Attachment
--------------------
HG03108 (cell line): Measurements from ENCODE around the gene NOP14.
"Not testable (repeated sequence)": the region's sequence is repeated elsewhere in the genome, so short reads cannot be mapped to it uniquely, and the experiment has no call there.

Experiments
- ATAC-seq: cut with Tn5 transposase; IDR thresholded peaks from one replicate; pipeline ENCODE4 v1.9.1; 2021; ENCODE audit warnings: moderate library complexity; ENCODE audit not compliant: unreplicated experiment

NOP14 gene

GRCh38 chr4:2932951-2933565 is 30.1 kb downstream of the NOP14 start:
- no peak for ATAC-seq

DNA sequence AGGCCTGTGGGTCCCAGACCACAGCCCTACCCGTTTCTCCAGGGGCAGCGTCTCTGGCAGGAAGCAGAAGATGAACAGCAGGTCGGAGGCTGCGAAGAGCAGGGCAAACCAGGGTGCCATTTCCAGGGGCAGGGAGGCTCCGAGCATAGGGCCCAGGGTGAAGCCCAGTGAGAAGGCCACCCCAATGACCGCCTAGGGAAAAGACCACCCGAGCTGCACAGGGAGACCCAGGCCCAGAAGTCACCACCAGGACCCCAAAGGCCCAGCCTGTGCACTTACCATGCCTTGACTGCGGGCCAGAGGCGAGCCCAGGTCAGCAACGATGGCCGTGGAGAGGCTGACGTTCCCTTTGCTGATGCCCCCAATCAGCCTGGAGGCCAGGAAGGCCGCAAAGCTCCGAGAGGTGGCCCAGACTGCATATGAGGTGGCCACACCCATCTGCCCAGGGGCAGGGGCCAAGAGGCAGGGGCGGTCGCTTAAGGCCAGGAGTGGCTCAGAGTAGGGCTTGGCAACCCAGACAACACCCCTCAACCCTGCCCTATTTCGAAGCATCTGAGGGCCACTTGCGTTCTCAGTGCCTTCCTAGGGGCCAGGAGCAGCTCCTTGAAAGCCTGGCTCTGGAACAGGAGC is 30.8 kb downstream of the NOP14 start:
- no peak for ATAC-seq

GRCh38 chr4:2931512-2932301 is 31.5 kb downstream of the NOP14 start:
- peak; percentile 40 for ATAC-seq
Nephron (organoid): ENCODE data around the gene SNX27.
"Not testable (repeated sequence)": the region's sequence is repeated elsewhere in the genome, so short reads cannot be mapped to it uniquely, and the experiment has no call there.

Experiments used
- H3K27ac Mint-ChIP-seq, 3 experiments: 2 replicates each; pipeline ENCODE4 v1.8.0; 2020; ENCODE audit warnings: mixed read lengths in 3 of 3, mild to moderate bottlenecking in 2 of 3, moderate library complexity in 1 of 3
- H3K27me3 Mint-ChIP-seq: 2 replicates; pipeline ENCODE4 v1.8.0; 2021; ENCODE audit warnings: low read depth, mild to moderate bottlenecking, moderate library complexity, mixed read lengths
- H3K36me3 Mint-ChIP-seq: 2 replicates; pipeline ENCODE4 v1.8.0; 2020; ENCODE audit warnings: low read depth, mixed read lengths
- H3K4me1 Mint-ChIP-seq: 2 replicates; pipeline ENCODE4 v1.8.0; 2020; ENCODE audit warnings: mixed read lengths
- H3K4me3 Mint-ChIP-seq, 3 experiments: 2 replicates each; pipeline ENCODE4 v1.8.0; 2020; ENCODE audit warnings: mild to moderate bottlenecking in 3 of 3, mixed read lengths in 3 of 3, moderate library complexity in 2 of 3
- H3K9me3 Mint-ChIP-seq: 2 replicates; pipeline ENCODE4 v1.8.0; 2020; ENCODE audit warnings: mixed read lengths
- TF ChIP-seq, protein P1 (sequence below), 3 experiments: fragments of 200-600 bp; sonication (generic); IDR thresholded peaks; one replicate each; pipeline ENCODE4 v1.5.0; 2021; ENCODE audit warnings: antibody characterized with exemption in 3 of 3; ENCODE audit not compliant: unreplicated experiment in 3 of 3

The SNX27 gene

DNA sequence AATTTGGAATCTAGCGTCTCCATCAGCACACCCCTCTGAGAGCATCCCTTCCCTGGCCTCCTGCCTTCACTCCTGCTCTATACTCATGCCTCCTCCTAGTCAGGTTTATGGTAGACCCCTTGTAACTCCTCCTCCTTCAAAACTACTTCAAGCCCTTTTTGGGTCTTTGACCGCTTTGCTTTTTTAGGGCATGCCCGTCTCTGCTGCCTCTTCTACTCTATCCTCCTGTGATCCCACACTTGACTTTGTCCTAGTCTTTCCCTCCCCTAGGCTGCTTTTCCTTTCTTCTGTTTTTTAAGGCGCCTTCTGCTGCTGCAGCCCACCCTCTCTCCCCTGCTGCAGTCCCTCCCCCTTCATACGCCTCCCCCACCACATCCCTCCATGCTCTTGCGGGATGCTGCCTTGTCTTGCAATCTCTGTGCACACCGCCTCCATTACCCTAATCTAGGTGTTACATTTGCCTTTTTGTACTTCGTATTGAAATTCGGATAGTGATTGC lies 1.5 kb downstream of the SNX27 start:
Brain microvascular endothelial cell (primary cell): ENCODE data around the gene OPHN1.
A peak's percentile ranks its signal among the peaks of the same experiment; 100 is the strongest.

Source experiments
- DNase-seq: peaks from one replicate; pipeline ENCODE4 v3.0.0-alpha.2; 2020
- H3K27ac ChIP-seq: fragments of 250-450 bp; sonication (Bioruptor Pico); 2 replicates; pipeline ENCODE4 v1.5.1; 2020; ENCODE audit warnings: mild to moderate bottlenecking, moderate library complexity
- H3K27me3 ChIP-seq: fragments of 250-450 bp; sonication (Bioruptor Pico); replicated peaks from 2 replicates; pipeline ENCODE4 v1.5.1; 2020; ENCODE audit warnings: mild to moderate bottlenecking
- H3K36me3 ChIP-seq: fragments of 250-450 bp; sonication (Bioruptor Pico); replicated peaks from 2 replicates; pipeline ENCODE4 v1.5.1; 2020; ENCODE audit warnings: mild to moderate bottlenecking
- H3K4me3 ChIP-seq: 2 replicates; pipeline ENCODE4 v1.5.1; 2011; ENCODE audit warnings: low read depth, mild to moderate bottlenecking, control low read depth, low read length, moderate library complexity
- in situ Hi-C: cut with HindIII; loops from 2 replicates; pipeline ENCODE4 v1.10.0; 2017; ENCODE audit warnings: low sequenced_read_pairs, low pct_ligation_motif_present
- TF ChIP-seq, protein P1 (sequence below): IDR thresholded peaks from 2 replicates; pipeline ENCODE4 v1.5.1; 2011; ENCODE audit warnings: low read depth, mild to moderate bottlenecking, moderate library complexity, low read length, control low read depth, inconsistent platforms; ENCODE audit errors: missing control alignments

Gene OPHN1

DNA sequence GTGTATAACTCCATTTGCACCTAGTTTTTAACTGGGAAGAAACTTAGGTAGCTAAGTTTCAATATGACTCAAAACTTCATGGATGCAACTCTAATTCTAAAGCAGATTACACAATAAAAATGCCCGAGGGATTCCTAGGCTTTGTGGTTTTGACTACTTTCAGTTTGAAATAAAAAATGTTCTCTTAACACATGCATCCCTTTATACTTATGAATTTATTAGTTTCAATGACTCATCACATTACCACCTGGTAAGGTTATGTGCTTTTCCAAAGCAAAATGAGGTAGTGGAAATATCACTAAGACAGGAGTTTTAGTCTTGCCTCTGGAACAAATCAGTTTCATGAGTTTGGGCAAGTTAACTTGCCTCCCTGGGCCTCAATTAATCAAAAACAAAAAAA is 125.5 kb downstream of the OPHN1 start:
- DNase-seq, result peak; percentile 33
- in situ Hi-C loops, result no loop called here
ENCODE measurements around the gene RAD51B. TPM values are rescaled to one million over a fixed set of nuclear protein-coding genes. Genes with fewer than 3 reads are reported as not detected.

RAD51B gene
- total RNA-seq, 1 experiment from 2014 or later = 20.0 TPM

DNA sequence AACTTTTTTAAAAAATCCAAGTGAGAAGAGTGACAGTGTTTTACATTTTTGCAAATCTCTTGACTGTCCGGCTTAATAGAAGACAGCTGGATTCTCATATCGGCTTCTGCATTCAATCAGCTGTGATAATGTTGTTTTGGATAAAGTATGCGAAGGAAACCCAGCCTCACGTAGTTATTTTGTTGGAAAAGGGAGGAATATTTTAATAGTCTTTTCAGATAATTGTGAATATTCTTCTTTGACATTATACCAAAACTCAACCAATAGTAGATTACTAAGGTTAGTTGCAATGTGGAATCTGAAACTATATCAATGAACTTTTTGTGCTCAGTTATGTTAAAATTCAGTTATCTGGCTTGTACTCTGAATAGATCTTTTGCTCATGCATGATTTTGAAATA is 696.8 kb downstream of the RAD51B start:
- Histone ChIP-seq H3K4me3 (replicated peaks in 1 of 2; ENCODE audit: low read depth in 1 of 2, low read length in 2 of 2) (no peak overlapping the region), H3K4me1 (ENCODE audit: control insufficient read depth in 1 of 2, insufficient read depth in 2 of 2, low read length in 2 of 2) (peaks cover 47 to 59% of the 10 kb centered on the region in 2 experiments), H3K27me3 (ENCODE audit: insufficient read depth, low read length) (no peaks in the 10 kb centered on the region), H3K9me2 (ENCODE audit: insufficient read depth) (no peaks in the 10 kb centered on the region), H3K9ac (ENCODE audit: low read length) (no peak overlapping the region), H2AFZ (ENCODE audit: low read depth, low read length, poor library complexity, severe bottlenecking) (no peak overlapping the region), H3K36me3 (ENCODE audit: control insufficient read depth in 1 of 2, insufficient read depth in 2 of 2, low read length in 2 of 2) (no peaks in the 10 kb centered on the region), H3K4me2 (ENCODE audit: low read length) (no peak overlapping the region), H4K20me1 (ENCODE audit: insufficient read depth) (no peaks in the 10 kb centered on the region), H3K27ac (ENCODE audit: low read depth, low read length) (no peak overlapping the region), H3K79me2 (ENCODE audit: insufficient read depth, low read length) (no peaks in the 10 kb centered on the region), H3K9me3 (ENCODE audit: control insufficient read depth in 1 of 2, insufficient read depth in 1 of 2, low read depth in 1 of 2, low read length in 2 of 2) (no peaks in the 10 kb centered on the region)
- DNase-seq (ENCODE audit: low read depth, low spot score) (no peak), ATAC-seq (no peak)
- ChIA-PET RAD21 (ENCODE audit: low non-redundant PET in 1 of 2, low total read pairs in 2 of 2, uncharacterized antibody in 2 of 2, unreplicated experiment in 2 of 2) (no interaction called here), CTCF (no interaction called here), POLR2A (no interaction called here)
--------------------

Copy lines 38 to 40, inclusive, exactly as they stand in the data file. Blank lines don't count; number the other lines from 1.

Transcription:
ENCODE measurements around the gene RAD51B. TPM values are rescaled to one million over a fixed set of nuclear protein-coding genes. Genes with fewer than 3 reads are reported as not detected.

RAD51B gene
- total RNA-seq, 1 experiment from 2014 or later = 20.0 TPM